Jun 3 | Helene Wolf

Developing a better way to assess a FAIR SHARE of women leaders

Less than 6 months ago, we started FAIR SHARE based on data that indicated the following: in many civil society organisations (CSOs), about 70% of the staff were women while 70% of the leaders were men. Starting with the large international CSOs, we sought to verify this data. If this data was correct, we aimed to help our sector close the gap.

As expected, we found a number of CSOs that had about 70% women on their staff and quite a few with 30% or less women in their leadership. However, to our surprise, we also found organisations that had fewer than 30% women staff in total. Our Monitor does not provide answers why this is the case, but it does provide the data for formulating questions such as: Why do some CSOs, including some of those focusing on children, women or gender equality, employ more men than women? And, why do some organisations have such large gaps in the representation of women on their staff and leadership?

The figures raised some more issues we hadn’t anticipated, namely:

Our definition of a FAIR SHARE of women leaders as “% of women staff is equal to % of women leaders” allows organisations that have 30% of women staff to only employ 30% of women in leadership roles. In the extreme case, this could mean employing only men and being led by only men. Obviously, this doesn’t reflect our understanding of equality. Thus, rather than serving our intention of increasing the number of women leaders, the FAIR SHARE equation could be used to suggest an organisation could decrease the number of women it employs and subsequently narrow the gap.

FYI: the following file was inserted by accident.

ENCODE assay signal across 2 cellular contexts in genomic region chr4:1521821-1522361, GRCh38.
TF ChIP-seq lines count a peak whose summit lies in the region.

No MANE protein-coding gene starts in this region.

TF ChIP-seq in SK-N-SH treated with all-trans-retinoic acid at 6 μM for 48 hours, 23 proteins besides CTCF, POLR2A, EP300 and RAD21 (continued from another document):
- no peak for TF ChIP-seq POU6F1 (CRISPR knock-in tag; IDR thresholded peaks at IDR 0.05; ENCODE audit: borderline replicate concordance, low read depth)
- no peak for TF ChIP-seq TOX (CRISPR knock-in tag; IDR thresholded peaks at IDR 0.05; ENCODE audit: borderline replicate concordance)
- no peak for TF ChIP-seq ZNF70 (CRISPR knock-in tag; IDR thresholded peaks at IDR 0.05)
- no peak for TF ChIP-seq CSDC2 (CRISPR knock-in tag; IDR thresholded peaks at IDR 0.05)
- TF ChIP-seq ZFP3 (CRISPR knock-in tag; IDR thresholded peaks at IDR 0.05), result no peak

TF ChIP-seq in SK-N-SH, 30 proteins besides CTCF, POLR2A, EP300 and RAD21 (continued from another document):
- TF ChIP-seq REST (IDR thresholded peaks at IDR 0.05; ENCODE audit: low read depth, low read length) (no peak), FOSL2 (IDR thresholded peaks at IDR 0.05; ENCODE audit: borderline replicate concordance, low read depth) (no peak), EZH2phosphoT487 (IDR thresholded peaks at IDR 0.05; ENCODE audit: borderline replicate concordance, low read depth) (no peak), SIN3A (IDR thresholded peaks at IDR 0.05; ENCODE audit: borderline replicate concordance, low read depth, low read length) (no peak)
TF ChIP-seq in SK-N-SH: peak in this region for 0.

In short, we had to adapt our FAIR SHARE concept to make sure that women do not only have a fair chance to rise to leadership positions but also, a fair chance to be employed in our sector in the first place.

With the help of experts, we adapted our FAIR SHARE rating system in order to reflect these priorities. With the updated Monitor published on 04 June, we switch to a rating which still considers the gap between the percentages of women staff and women leaders. However, this gap counts for only 50% of our new FAIR SHARE Index. The other 50% weighs the degree to which CSOs have achieved 50% of women staff, 50% of women on boards and 50% of women in their SMTs.

We believe that, with our new rating system we have found a solid basis upon which we can analyse our sector’s progress towards a truly FAIR SHARE of women leaders.